F1: Ferrari – What If? Then What?
Let’s start with Ferrari’s form, last season. It was disappointing for the team to say the very least. So much so, in fact, that half way through the season, the team decided to scrap development and focus on the 2012 challenger.
Haven missed out narrowly on the drivers’ championship in 2012 and having not won a championship since 2007, the team decided to take some risks with the car design. Ferrari had come under fire by many, especially the punishing Italian media for playing it “too safe” to paraphrase.
By far, the most radical redesign the storied manufacturer made in years, the F2012 has yet to really show its potential. Many technical analysts have said that this new car may be the one with the most potential on the grid IF Ferrari find a way to unlock it. Its configuration is lacking in the areas of downforce as has been the case in recent years. Thus, a complete re-think on the exhaust layout and redesign of the cars rear is expected.
Reports are emerging now out of Maranello that the team has been unable to complete all the upgrades planned in time for the F1 in-season tests in Mugello which are to kick off tomorrow. Many of the other components that were planned are now set to appear only by the Spanish GP in two weeks’ time.
Despite its lack of pace and overall level of grip and competitiveness, Alonso sits in the top 5 just 10 points out of first place. In part, this is due to his miraculous win in a wet Malaysian GP. The rest of it comes down to picking up points while other leading drivers took points away from each other.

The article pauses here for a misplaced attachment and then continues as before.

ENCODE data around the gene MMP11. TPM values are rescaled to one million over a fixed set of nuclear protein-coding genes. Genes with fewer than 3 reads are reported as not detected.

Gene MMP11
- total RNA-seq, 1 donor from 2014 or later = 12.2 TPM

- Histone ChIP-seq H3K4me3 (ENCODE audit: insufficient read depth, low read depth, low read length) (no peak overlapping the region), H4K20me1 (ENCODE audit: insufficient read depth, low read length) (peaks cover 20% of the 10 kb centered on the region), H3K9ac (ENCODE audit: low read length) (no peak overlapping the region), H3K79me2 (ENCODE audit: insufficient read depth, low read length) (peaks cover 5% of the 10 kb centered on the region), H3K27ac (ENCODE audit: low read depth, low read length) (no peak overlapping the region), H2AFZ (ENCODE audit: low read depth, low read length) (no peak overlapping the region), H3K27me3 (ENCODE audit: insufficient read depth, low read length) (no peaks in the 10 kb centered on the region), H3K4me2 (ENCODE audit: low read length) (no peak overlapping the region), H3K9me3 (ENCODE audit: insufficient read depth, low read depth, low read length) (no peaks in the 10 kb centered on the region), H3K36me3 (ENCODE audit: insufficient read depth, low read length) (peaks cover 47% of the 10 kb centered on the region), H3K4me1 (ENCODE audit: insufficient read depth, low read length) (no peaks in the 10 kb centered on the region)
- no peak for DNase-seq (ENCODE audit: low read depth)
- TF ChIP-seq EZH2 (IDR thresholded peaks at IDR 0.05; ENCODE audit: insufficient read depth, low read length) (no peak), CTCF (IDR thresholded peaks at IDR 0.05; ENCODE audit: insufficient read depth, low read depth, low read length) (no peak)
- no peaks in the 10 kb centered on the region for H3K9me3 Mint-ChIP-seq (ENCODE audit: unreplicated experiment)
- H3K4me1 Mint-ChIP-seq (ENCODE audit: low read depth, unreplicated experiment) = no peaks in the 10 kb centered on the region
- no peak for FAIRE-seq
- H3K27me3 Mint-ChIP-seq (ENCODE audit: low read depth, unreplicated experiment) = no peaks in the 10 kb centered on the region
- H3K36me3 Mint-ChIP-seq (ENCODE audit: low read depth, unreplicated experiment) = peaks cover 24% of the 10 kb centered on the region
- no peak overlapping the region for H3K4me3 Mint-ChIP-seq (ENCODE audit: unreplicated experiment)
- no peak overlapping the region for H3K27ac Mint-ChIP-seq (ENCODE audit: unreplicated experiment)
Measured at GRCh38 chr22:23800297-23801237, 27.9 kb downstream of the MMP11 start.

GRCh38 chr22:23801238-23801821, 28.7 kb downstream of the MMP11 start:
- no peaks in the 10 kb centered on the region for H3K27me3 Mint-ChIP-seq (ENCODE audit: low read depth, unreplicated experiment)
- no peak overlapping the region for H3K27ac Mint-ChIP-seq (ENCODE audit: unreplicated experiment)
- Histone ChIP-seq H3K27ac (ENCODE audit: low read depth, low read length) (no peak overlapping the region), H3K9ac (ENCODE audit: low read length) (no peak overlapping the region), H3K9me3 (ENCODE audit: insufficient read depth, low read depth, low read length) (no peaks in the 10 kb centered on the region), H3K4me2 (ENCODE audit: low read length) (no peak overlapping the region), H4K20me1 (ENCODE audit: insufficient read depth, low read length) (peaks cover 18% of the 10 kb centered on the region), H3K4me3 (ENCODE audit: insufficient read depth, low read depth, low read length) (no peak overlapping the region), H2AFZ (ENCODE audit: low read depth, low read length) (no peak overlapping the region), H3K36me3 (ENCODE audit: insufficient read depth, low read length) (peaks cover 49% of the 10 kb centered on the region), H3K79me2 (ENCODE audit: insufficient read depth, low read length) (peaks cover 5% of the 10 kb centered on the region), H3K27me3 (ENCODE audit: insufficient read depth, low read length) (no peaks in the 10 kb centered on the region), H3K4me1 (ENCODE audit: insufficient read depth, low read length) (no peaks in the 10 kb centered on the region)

So now we get to the “What If”?
What if, all of Ferrari’s efforts are all for not? Other teams are certainly not going to sit back and not develop their cars, so what if Ferrari’s improvements are not enough to be competitive? What if the planned upgrades don’t have the desired effect? What if they don’t gain the team a single tenth?
Does the team scrap this season as they did last? Do they now start to concentrate on next season and try to use this season as a testing bed for the following season. Again..? Will heads roll? If so, who’s?
Domenicali is a sweetheart, but perhaps it’s time to hand things over to someone else. Will Pat Fry be able to change the antiquated methodologies in Maranello? This would not be the first time Ferrari have had to make changes to their methods. Remember in yesteryear, Enzo Ferrari dismissed disc brakes until it became apparent that they were clearly better than drums and absolutely critical to be competitive. Similarly, Enzo hesitated to switch to a mid-engine design until John Cooper proved in the late 50s that it was clearly a much better configuration.
Ferrari went through a championship winning drought that lasted over 20 years until a similar revolution of thinking was made. Luca Di Montezemolo, Jean Todt and Ross Brawn were key to the change. Brawn is gone, Todt has left and Luca may be looking to a political future. Many others that made up the dream team that allowed Ferrari to dominate the sport have also gone. Who or what must now happen for the Scuderia to turn things around and avoid having their arses handed to them every GP weekend?
With possibly one of the best drivers on the grid behind the wheel, will they be able to retain Alonso if they do not become competitive quickly?
Perhaps that is in a question for another day. One thing is certain, the time for half measures and pussy footing is over.
AUTHOR: Ernie Black